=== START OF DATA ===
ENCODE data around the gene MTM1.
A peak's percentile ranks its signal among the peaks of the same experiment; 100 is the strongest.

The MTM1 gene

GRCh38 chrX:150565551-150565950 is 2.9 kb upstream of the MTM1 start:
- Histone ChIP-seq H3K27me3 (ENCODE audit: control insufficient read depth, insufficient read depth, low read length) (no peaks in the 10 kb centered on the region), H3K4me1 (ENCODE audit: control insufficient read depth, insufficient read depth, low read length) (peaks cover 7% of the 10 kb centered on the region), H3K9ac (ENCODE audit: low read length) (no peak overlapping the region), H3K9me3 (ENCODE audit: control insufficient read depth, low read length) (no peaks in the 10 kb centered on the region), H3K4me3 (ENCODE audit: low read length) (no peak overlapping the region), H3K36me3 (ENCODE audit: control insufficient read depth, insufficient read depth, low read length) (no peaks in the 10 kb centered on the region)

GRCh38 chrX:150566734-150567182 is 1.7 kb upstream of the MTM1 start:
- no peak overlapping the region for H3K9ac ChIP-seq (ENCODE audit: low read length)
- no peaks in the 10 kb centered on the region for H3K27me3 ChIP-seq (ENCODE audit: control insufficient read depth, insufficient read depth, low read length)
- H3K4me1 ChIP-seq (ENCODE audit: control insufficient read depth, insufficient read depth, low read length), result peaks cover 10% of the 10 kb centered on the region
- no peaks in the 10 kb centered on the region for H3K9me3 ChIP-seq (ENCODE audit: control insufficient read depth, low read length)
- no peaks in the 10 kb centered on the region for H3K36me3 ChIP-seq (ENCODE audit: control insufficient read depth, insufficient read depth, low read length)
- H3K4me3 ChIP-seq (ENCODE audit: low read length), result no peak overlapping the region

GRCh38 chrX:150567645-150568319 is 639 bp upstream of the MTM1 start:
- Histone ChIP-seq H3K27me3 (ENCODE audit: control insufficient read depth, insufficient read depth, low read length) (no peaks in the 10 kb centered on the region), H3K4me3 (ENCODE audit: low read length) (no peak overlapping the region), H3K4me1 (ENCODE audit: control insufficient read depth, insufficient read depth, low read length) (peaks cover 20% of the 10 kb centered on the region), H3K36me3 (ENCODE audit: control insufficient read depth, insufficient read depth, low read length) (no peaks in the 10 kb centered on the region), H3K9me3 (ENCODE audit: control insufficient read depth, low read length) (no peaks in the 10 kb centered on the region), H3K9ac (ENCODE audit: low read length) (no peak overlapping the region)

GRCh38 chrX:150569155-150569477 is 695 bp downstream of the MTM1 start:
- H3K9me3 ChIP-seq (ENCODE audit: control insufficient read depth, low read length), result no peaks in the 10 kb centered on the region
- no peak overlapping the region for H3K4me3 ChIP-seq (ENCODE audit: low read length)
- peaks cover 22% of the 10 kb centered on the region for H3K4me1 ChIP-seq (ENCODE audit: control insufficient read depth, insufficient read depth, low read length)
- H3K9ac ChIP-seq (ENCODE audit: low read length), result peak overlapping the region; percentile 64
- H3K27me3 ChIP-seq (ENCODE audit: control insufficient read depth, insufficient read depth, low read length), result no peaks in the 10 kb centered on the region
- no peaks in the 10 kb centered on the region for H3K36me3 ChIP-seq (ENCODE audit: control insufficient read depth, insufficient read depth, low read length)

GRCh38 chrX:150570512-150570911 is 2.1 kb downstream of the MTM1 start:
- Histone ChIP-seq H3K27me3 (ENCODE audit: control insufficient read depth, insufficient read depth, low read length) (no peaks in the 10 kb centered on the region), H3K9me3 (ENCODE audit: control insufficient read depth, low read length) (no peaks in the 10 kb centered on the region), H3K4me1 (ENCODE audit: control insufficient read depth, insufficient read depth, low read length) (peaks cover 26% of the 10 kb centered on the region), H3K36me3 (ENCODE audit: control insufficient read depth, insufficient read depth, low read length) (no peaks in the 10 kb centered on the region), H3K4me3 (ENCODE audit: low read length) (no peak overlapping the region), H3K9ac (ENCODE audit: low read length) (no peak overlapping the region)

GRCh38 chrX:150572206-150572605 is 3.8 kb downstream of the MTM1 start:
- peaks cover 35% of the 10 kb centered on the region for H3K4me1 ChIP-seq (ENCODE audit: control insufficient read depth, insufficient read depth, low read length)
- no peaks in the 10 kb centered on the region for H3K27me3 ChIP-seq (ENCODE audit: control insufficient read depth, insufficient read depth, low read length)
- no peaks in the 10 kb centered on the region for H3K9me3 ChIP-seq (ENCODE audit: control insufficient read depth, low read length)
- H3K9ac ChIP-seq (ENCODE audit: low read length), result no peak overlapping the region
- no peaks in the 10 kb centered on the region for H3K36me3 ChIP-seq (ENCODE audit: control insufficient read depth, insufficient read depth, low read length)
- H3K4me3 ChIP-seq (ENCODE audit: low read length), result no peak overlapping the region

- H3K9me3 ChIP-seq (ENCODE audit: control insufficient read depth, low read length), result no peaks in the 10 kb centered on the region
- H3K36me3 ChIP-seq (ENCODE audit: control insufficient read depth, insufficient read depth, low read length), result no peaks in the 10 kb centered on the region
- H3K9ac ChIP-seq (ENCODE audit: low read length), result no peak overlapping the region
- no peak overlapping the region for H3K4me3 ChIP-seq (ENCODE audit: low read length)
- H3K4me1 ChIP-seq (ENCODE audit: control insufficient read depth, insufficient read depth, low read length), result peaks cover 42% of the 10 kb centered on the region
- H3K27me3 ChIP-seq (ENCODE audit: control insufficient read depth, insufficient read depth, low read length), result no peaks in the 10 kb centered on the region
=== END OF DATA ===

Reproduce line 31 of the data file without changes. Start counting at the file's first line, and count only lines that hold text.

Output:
- H3K9me3 ChIP-seq (ENCODE audit: control insufficient read depth, low read length), result no peaks in the 10 kb centered on the region